The Difference and Distance Between Invention and a Business
- Created on Thursday, 01 June 2006
When I was a student at MIT, I often heard fellow engineers say about a technology, “that’s really elegant.” It is great to get that recognition from one’s peers, but the first step to your business is to recognize that “elegant” doesn’t drive business success, and therefore, is not likely to get you funding or investors.
Three Phases of a Business
To help us orient ourselves, let’s group the many processes of creating a business into three phases an engineer can appreciate: the invention, product prototyping, and scaling the business. Many other publications have similar names, and more phases, but this is simple and clear enough to support our discussion.
The invention phase. Your invention/innovation is the cornerstone of the product, solution, or service. During this phase, the focus is on proving the feasibility of the technology. You are focused on the proof of concept, defining the solution, and the market that it serves, patents or IP protection, and defining the customer benefit different from what the market offers today.
Building a product prototype. In this phase, you’ll focus on developing the user interface, ensuring against unwanted side effects (electrical shock, for example) and building a reliable configuration that the widest range of skills can effectively use. At this point, you really need to develop “lighthouse” customers, who can not only help you refine the product, but also help you test the viability of your benefits. This is as important for engineering as it is for marketing and investor attraction, because it can validate your business model.
Production. Scaling a solution for production is the next phase, and has the full range of challenges: production engineering, gathering more financing, setting up a scalable business, production, scaling sales and marketing, and international distribution.
While there are many things that are needed to grow your business, the driving function is the ability to raise money for your business. And last, before you begin this long road, you need to answer a question: You’ve been working as an engineer or scientist to develop this idea. Do you want to focus on being a manager of people and finances, or continue hands-on inventing/engineering? The answer will drive you to choose whether to be the CTO, Chief Engineer, or President, or perhaps pursue a strategy such as licensing the technology.
Defining Your Market
The first step to building the communications to get funding is describing the business benefit to a specific set of customers. As you think about those benefits, think about whether to build a company or license technology to an existing company. To do that, ask yourself these basic questions to determine your strategy: How big is this market? Are there any companies that hold more than 15% of the market share? Do you see a family of products coming from this? Is this a new way of doing something in an existing market or a whole new market? What competitors, alternatives, or status quo methods exist that customers could choose instead of your product? Are there any partners or complementary technologies necessary for someone to use your product? How do you plan to arrange for them to participate? What will your partners provide (e.g. technology, production, marketing, finance, sales, distribution)? What does your product do that would convince people to choose it over an alternative, a competitor, or just doing things the same as before? How many units do you think you can make and sell in the first three years, and what percentage of the market is that?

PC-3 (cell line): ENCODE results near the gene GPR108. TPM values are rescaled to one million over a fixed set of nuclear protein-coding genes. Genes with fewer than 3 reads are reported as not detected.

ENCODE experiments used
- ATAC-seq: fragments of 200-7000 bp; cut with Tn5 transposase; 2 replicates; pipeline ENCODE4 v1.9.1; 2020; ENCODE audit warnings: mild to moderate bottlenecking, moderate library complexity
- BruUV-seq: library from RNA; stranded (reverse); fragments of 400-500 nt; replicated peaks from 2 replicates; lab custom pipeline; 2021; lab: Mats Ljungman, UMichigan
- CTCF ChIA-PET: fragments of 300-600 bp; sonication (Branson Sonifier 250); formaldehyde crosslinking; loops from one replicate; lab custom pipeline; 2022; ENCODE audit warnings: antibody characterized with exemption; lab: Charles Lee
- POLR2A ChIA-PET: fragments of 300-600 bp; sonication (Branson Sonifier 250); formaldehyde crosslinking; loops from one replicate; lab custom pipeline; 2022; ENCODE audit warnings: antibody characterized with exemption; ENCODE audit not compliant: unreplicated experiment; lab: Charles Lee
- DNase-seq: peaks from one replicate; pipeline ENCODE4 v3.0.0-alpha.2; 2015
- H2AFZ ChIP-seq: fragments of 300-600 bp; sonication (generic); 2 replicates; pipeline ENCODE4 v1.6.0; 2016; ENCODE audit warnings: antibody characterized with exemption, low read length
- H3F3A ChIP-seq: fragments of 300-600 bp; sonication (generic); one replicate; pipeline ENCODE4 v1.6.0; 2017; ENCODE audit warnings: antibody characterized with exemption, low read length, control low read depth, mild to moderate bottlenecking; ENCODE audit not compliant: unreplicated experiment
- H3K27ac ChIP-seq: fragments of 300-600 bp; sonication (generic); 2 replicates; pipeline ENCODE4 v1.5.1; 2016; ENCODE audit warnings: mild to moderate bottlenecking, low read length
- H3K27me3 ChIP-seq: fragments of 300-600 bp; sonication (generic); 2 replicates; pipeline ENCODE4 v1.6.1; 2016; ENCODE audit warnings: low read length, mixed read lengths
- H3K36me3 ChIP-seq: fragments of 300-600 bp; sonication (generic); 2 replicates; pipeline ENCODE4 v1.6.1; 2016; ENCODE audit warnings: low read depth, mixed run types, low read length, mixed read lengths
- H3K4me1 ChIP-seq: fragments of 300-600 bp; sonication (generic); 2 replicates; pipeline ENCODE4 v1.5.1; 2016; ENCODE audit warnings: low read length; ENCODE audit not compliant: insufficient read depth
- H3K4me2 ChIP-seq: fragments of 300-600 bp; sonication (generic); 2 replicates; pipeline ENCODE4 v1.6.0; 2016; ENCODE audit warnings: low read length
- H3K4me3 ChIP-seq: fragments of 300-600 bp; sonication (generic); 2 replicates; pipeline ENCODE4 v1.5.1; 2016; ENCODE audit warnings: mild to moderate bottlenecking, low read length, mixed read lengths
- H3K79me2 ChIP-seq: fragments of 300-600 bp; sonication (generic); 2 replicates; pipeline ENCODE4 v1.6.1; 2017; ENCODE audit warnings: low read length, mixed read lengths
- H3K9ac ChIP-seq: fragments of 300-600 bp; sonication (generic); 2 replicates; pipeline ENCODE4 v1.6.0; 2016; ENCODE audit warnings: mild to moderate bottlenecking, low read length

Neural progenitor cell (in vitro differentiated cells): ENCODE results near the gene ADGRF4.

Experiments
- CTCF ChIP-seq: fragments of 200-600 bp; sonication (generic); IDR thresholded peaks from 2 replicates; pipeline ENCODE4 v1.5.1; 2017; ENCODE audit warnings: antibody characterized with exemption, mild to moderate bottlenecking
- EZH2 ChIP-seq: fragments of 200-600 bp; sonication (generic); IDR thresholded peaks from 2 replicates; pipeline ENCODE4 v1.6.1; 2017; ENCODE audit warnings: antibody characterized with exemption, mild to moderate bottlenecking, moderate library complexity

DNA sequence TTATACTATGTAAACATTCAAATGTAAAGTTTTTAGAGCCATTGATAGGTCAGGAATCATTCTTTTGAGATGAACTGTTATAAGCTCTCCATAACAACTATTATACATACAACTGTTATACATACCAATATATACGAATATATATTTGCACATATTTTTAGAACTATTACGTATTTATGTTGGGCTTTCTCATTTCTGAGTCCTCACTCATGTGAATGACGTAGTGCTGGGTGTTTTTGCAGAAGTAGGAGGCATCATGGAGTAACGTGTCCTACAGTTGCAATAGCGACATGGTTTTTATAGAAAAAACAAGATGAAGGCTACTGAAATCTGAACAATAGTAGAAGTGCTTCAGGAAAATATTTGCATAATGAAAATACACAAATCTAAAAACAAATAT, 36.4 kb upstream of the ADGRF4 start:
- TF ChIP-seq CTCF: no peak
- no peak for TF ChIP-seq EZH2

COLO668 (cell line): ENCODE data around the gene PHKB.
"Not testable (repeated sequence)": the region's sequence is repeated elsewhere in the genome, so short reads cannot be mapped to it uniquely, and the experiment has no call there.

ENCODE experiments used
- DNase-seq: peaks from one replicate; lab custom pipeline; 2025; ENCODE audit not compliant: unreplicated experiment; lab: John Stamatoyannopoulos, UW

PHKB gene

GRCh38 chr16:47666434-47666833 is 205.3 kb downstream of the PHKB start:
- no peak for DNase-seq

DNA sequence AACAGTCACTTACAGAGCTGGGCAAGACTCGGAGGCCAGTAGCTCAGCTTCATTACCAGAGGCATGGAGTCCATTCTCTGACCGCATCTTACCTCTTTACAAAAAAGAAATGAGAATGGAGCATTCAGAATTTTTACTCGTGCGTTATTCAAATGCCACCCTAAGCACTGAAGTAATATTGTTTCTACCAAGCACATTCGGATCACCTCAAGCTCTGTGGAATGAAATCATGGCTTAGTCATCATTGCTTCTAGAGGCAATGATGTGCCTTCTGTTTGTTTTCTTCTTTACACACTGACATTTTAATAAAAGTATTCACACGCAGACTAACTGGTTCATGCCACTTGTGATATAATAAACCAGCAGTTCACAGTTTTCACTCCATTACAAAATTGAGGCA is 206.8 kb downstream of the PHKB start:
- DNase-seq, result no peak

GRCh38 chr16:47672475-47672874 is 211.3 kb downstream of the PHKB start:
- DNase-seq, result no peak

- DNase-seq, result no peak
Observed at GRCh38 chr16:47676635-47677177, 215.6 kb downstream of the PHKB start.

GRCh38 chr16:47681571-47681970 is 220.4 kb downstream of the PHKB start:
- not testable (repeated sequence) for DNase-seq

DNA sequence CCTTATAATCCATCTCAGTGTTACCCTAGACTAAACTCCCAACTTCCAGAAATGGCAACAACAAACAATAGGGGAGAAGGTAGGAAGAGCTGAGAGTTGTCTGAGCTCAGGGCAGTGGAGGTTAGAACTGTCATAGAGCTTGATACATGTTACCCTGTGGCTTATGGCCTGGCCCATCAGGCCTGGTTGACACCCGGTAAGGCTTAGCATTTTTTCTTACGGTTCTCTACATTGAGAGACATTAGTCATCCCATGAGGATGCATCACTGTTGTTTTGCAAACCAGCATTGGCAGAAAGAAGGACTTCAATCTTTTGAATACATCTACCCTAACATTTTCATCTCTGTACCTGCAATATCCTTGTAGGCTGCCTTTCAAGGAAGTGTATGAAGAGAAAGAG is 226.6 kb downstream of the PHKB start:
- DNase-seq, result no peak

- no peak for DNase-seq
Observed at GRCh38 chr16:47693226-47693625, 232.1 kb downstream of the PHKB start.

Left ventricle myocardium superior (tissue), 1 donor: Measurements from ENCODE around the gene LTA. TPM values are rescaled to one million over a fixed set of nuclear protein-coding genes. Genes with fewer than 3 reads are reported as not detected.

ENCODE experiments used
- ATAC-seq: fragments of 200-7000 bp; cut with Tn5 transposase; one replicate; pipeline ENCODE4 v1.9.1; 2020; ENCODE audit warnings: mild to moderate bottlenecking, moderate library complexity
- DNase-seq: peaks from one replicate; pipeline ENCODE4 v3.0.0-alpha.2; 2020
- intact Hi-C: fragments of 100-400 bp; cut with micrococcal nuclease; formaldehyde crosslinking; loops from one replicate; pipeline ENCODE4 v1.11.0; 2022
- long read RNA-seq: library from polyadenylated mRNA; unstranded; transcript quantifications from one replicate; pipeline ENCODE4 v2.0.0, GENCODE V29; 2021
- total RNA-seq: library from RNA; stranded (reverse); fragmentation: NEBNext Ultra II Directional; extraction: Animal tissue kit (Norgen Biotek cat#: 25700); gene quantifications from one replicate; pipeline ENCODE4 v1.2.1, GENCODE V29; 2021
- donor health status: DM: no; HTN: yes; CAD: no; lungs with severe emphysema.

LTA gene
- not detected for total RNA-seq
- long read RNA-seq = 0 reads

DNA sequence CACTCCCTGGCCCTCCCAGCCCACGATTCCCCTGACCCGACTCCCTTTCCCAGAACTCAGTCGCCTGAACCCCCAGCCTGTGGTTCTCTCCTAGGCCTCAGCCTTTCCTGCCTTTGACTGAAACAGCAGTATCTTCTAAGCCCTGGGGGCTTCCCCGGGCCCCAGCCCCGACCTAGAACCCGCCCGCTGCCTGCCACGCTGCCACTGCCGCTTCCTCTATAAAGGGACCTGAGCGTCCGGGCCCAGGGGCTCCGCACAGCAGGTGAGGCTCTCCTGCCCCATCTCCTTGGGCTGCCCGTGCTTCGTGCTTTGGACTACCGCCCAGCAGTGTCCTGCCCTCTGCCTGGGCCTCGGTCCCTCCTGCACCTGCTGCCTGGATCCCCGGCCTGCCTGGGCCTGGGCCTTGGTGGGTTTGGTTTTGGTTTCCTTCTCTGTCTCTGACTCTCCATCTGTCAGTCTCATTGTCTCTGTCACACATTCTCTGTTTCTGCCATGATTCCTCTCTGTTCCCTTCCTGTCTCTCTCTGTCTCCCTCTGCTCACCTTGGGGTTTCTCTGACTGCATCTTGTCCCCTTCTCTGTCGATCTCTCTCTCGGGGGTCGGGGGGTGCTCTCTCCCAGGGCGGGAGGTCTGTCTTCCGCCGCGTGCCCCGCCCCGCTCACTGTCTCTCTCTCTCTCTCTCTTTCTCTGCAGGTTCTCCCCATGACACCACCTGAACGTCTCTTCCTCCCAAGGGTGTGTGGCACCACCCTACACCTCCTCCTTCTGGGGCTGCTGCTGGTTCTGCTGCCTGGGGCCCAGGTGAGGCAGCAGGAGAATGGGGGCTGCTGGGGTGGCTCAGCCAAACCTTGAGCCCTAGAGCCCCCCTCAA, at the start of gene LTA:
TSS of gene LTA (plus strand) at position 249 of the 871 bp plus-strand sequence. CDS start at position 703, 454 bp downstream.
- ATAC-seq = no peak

One caveat to remember: You are defining the market of people and/or businesses that have the problem, not people who will solely buy your product. To illustrate, I had a conversation with a group of engineers about the market and what we offered. When I asked them to define the market, the answer was “people who buy our products.” That answer is circular, and won’t help you gain credibility with potential investors.
So let’s break this down. If you envision that your offering will be sold to businesses, ask yourself what industries and size of companies have this problem. What do they currently do in each industry? If you will sell your offering to consumers, ask yourself the age range, gender, and occupation(s) of the people that have this problem. Where do they live? When they try to solve their problem, where do they get their current solution(s) and who do they go to for advice?
If you don’t have all the answers now, you’ll need to answer these questions in order to be able to describe how the offering will solve the customer’s needs, and how you’ll inform them, sell to them, and distribute your product to them. Answering these questions with quantitative estimates of market, business revenue, and business benefit is the most important foundation to building a viable, sustainable business model. It will take time, lots of conversations with others in the market, venture investors, angels, and customers, as well as industry analysts and industry press, and some money for product and market research. But it will be money well spent to avoid the disaster of unasked market questions, which in our experience, is the leading cause of premature business demise.
Once you have drafted answers to these questions, you will be ready to move on to the next step: estimating the events, revenue, and size and costs of the business — the focus of next month’s article.
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